“I miss Reech my bear, but I really like my school, I’m making new friends and it is so nice not to be always travelling around…”
For the first time in her life 10-year-old Tamanna from the state of Bihar in north east India goes to school. She lives in a small house on the outskirts of a village called Mogalakhor, and is no longer constantly on the move with her mother, father, siblings and Reech, the family’s dancing bear.
Thanks to a WSPA and Wildlife Trust of India (WTI) project Reech's welfare now comes first and he is being cared for by the Bihar Forest Department.
The rope which had been inserted through his nose six years ago to force him to ‘dance’ was removed shortly after his rescue. He will never have to entertain anyone again.
Meanwhile Tamanna’s father Mohammad has been helped to find another way of making a living: a WSPA–WTI grant has enabled him to buy a plot of land and two cycle rickshaws with which he offers a taxi service.
Although he is not yet making as much money as he was with his bear, his family has a more stable existence, his children can go to school and Reech is no longer suffering in the name of entertainment.
Tamanna and Mohammad are Kalandars – nomadic people that for nearly 500 years have earned their living by entertaining and performing with their dancing bears.
Dancing bears suffer greatly and for two years WSPA and WTI have been working to rescue the sloth bears involved in this cruel tradition, which has been against the law in India since 1998.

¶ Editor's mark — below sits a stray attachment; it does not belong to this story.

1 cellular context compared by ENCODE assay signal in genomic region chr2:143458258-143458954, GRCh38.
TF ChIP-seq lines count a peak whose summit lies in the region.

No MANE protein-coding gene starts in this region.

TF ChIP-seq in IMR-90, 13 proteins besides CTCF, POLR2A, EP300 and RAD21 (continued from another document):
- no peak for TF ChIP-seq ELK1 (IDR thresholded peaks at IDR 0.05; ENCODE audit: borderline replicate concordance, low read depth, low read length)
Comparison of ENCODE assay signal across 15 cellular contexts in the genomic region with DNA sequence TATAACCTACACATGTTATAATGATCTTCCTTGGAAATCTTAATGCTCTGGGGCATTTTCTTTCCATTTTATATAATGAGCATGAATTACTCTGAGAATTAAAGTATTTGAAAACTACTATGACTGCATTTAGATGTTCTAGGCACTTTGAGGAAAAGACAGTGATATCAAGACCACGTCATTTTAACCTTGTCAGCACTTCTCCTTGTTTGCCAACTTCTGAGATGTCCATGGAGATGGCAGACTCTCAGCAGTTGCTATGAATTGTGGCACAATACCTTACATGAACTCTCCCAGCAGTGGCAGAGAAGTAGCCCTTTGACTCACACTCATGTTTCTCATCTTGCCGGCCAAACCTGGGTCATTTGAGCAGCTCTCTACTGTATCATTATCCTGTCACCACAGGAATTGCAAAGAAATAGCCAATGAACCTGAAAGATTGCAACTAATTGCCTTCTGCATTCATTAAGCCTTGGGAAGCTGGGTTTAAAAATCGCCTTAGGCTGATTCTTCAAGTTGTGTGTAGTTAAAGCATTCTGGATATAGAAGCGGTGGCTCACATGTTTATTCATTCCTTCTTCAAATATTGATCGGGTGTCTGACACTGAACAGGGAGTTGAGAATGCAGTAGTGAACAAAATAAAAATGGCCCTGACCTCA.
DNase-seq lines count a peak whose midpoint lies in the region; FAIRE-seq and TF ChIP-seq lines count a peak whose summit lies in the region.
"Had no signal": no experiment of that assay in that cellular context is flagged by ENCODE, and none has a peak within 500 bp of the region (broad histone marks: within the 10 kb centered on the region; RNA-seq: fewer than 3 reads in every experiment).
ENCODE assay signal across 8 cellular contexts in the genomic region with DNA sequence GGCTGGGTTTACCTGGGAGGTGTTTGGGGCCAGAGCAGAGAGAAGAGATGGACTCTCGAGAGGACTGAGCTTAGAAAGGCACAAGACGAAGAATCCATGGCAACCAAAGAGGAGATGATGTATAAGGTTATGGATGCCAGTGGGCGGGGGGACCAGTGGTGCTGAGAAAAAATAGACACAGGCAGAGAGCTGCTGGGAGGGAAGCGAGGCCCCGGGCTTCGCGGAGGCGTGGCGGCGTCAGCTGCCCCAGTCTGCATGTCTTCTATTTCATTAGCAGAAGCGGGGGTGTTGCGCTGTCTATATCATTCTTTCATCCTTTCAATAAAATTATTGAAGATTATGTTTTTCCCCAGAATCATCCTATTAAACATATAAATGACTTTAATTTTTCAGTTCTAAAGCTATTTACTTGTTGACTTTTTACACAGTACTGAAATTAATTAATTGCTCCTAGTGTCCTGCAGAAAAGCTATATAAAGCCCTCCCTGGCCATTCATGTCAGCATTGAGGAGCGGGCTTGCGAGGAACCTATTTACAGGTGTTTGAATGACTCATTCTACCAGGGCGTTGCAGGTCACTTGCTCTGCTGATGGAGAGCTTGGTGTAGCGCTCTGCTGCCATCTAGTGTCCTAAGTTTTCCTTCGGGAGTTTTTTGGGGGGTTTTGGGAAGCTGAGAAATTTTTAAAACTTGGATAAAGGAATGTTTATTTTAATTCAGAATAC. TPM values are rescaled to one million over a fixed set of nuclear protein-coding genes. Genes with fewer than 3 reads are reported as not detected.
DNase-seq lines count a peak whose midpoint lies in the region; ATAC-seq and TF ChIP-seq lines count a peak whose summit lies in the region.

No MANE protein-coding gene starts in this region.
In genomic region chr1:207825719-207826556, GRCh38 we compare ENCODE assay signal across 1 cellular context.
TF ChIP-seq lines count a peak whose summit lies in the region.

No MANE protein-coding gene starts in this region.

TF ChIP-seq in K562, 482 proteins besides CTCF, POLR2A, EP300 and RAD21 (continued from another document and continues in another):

However, when bear dancing became illegal there were few other ways that Kalandar people could earn a living, so they continued to let their bears dance and hoped they wouldn’t be caught by the authorities.
Then WSPA and WTI starting approaching Kalandar bear owners in Bihar, offering them help in finding alternative livelihoods and persuading them to give up their bears.
Mohammad is just one of 70 Kalandars that have stopped keeping bears since the scheme began. The WSPA and WTI team are monitoring his progress and giving him the encouragement he needs to make his new livelihood a success.
“It is hard to make a living for my family,” says Mohammad. “Some days I earned more with Reech than with my taxis, but I know I am not going to be arrested for keeping a bear illegally and for the first time ever my children are getting an education. I’m proud to be able to give them this.”